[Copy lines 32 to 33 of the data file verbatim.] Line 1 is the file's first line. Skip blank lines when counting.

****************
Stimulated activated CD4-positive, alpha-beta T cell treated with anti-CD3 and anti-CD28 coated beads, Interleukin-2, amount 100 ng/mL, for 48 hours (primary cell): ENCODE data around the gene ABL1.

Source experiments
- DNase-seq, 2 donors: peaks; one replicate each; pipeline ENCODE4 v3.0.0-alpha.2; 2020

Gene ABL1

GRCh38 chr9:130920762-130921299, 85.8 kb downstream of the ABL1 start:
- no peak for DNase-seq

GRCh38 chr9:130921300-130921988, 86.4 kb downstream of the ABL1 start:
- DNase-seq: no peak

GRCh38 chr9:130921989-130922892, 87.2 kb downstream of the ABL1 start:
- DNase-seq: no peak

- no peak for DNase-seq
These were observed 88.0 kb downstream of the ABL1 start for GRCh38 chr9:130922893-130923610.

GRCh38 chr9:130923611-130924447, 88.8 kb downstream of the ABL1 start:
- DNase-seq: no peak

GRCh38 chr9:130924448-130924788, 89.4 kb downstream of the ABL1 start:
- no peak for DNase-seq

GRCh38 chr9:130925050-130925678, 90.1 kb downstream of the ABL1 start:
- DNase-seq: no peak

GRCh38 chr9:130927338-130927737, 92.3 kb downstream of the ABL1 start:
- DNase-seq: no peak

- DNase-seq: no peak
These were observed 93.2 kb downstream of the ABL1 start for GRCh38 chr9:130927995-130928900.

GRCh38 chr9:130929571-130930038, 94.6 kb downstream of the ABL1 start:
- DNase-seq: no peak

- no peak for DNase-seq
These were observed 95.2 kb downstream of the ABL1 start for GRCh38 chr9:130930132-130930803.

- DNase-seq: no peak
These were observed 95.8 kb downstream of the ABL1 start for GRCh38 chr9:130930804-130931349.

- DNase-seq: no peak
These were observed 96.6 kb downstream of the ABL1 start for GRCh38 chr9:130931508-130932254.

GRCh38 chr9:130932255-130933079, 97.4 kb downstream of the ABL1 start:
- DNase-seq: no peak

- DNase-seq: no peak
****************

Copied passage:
- DNase-seq: no peak

- DNase-seq: no peak